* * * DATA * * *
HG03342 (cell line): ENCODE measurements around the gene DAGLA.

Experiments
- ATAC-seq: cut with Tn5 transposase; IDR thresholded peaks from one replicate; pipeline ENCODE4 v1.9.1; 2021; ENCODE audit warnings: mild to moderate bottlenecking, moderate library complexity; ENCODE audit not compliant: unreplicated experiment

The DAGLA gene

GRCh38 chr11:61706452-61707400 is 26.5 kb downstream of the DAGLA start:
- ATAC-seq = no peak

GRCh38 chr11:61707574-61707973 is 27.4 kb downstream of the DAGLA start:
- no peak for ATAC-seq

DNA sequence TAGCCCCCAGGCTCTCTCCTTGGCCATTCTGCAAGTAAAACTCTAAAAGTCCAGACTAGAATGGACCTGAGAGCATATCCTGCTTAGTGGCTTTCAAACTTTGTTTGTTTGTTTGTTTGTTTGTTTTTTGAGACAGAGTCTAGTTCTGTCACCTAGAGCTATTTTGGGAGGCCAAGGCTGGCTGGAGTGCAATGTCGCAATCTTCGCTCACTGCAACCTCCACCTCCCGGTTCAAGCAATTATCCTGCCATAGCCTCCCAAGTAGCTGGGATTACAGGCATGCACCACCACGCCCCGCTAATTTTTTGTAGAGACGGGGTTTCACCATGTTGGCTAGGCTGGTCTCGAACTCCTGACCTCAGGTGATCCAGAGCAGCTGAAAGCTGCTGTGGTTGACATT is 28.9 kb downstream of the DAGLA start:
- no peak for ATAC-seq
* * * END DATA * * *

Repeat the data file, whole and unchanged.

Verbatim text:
HG03342 (cell line): ENCODE measurements around the gene DAGLA.

Experiments
- ATAC-seq: cut with Tn5 transposase; IDR thresholded peaks from one replicate; pipeline ENCODE4 v1.9.1; 2021; ENCODE audit warnings: mild to moderate bottlenecking, moderate library complexity; ENCODE audit not compliant: unreplicated experiment

The DAGLA gene

GRCh38 chr11:61706452-61707400 is 26.5 kb downstream of the DAGLA start:
- ATAC-seq = no peak

GRCh38 chr11:61707574-61707973 is 27.4 kb downstream of the DAGLA start:
- no peak for ATAC-seq

DNA sequence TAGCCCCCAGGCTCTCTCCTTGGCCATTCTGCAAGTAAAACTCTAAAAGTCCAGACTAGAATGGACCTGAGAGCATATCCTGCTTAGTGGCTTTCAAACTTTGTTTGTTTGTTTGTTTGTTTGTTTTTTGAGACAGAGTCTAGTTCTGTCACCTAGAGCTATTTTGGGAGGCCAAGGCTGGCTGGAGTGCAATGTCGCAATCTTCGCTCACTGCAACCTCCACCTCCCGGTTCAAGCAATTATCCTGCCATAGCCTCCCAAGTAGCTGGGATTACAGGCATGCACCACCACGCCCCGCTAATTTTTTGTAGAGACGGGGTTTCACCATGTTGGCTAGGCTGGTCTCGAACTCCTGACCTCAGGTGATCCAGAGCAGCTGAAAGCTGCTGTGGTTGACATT is 28.9 kb downstream of the DAGLA start:
- no peak for ATAC-seq